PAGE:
How & When To Cancel An Accepted Lyft or Uber Ride Request

We’ve all had it happen before, where you’ve accepted a ride on accident, or you’ve accepted a ride and the pickup location is just too far away. What are the best practices for canceling, and how do you cancel a ride? Joe with The Rideshare Guy will talk about how and when to cancel an accepted ride.

Take a look at Joe’s video, and check out the transcript below if you prefer to read

When should you cancel an accepted ride request?

There are typically two scenarios for me personally where I will cancel an accepted request. One is if I accept the request and the pickup is jut too far away. I prefer not to make that trip to make that pickup, so sometimes I will just let that request go through and I won’t accept it. Other times I’ll accept it on accident, and then I’ll want to cancel that as soon as possible.

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Other times I’l accept the request, and if I don’t want to effect my acceptance rating I’ll accept that request, and I’ll call the passenger, and say hey I’m just too far away. If you wait just a little bit longer, if you wait maybe even a few more seconds you can request a ride and chances are a driver will be closer. So in the chance that you do accept the request on accident, you want to try and cancel that request as soon as possible. You want to have the cancellation process memorized so that you can do it right away.

Cancel when you can rightfully collect the cancellation fee

My other typical scenario is when I arrive at a passenger’s location, I personally expect them to be ready. When I arrive and if I don’t see them I will send them a text message saying, hey it’s Joe your driver, I’m just out front. Now if I don’t hear anything back from them, I personally will not call. Usually the only time I will call is if I really need the request. Say it’s during peak times, I want the request, I’ll be a little bit more lenient, but most of the time in between the peak times if I get there and the passenger makes me wait the full five minutes and that expires, I will just cancel the ride and collect the cancellation fee.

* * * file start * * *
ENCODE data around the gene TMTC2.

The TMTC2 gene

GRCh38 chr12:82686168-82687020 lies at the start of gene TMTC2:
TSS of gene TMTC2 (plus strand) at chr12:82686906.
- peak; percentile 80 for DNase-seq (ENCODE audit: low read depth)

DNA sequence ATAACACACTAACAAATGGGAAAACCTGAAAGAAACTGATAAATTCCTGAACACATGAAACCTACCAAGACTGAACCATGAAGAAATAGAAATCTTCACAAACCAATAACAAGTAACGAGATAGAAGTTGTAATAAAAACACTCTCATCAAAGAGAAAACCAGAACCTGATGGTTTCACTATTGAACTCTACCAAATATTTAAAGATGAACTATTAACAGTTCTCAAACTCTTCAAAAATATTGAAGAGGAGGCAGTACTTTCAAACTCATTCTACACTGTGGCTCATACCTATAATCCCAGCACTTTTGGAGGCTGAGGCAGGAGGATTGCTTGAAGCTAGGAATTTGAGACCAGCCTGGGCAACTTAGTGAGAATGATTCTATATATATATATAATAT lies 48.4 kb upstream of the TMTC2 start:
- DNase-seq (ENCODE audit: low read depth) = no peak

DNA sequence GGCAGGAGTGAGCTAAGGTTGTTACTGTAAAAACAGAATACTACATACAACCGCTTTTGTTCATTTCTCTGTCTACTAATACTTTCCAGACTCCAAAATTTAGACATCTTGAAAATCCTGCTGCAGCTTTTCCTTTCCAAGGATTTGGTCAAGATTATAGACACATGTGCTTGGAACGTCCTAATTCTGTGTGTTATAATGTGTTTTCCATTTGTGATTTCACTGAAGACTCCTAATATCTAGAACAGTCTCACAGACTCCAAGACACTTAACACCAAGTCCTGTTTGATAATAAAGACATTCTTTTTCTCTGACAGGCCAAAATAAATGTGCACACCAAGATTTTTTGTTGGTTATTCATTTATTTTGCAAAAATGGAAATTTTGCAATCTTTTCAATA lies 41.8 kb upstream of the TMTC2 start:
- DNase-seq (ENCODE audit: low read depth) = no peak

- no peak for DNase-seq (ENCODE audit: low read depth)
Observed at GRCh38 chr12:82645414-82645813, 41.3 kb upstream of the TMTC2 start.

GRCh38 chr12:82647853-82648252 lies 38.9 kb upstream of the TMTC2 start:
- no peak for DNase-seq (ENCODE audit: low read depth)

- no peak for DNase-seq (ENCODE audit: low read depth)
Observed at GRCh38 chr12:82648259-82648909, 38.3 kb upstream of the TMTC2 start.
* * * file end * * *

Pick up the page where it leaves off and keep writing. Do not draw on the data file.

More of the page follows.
I personally feel that five minutes is plenty of time. The passenger should know they should be ready within that amount of time. For me personally that justifies canceling without calling. I do send that text, so I have made contact, but I don’t feel the call is necessary.

One strategy: Cancel longer rides if you need several quick rides

There’s one more scenario where I personally won’t do this technique, but this can be applied in bigger markets. It was suggested by Jay, another Rideshare Guy contributor, and he only does this during peak times where you want as many requests, or you want to do as many rides as possible. What he’ll do is when he’s approaching the pickup location, he will try and see the destination. With Uber you actually have to start the ride in order to see the destination, but he’ll try and see where those destinations are, and if they’re just too far away he’ll go ahead and cancel the ride right there.

Chances are in those bigger markets that rider will get a driver that’s going to be there right away. It won’t be that much longer of a wait time. Not a great experience for passengers, but as drivers during those peak times you want to maximize rides. That’s a strategy that he uses.

Demonstrating how to cancel rides in the Uber and Lyft apps

We’ll jump into the Uber and Lyft driver apps, and we’ll show you those three scenarios, and we’ll show you how to cancel in each scenario. We’ll do the Uber demo first. This is scenario one, this is a basic cancellation where you either have an accidental acceptance or you’ve accepted an unwanted ride. You decide that the pickup location is just too far away and you’d like to cancel. Again, when you have these accidental acceptances or unwanted rides you want to cancel those as soon as possible, so that the passenger doesn’t have a bad experience.